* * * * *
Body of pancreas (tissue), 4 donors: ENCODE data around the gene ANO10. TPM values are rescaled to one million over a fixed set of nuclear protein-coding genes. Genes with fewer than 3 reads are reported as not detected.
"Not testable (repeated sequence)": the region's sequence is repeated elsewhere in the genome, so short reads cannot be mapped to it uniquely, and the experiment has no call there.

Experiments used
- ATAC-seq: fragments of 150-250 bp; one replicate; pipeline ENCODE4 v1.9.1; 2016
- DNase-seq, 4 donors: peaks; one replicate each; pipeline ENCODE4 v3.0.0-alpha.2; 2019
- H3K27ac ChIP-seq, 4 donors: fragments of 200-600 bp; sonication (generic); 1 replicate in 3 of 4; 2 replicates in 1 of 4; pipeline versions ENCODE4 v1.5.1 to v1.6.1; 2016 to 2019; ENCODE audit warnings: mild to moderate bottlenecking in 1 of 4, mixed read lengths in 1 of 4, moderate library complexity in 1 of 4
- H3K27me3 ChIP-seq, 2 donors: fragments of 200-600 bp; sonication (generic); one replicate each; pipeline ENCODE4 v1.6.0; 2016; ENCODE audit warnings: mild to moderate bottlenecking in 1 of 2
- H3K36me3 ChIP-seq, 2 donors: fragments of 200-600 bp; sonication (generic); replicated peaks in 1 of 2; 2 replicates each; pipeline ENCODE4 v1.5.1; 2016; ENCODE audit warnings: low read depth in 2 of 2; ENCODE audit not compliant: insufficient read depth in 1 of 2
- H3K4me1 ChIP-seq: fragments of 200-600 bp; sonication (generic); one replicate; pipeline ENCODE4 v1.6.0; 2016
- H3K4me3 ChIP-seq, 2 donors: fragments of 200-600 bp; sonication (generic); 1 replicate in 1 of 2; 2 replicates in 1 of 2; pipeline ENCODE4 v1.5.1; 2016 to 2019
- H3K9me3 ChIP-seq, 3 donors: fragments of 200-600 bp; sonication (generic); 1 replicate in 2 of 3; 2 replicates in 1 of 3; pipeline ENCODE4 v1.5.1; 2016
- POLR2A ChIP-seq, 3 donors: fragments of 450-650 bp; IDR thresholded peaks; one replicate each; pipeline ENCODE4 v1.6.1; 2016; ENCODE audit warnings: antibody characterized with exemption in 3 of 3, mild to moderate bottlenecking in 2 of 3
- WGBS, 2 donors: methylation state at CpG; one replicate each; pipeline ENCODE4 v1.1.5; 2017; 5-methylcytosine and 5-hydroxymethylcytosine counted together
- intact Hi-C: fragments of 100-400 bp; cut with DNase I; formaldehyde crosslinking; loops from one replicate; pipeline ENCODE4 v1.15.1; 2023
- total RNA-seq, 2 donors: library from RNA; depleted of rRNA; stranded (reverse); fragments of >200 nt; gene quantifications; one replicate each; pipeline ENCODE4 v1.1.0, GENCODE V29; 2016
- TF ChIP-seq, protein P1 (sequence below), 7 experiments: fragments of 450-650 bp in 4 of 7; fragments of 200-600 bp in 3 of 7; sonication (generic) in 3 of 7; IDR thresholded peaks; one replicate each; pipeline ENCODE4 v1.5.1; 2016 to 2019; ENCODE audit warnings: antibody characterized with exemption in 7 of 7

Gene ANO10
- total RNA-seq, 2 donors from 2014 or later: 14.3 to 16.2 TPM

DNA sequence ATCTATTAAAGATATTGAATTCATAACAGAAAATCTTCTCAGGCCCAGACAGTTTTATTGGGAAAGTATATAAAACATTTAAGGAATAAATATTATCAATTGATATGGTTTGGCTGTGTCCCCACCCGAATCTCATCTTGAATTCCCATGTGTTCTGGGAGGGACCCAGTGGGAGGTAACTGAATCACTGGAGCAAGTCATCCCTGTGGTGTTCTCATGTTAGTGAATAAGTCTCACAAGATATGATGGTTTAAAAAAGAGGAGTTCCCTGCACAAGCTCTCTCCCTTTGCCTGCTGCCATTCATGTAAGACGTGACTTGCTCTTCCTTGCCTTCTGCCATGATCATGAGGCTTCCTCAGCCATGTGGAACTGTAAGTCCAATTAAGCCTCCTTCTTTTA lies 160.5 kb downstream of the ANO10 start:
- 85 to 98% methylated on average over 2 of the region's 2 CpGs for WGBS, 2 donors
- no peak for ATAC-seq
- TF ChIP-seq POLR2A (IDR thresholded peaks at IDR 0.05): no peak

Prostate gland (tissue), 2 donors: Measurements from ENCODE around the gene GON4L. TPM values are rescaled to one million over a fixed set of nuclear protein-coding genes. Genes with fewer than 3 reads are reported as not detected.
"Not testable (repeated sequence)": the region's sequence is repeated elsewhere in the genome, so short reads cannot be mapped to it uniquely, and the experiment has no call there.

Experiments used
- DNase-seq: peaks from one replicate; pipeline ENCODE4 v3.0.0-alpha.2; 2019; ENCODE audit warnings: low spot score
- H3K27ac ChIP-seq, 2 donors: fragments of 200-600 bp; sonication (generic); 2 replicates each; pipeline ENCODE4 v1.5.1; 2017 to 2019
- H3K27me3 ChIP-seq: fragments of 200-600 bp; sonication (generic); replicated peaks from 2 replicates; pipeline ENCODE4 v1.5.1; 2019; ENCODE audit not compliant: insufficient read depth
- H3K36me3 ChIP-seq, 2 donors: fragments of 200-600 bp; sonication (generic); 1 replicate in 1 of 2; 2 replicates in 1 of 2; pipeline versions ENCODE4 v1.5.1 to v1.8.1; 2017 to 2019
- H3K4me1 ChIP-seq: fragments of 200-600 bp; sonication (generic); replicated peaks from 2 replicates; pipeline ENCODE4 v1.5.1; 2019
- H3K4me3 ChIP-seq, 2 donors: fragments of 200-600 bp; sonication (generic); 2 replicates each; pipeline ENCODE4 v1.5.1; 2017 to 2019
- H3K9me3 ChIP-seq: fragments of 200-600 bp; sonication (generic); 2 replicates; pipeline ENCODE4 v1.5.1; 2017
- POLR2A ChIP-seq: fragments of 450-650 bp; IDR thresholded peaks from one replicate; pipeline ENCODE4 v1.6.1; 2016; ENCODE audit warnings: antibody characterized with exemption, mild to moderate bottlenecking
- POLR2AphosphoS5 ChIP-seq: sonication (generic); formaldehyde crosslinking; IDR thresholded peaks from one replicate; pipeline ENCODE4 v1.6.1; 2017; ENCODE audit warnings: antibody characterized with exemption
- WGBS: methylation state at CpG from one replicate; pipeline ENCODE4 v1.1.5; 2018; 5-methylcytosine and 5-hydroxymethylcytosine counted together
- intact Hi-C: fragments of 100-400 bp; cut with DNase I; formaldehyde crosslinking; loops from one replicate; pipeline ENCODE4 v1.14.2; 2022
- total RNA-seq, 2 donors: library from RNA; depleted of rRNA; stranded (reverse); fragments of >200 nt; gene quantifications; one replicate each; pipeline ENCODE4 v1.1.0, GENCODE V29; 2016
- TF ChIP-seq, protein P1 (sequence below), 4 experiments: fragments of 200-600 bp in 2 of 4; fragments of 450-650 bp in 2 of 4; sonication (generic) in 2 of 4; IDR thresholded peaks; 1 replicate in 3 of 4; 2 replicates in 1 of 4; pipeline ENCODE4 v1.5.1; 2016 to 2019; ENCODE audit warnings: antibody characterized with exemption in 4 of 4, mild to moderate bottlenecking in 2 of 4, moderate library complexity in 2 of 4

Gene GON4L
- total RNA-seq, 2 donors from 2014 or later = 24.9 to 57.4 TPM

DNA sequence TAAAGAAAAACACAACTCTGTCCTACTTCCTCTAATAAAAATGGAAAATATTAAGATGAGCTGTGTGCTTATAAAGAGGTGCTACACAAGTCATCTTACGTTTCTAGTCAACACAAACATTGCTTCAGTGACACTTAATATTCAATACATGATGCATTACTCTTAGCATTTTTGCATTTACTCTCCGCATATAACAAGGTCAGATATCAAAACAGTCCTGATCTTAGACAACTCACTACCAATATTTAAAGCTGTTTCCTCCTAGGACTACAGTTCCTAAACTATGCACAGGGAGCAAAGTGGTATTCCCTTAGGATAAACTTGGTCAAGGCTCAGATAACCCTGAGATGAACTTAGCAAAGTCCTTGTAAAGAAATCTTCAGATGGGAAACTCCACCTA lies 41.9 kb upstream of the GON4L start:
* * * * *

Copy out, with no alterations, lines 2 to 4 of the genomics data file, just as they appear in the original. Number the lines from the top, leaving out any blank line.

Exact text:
"Not testable (repeated sequence)": the region's sequence is repeated elsewhere in the genome, so short reads cannot be mapped to it uniquely, and the experiment has no call there.

Experiments used
- ATAC-seq: fragments of 150-250 bp; one replicate; pipeline ENCODE4 v1.9.1; 2016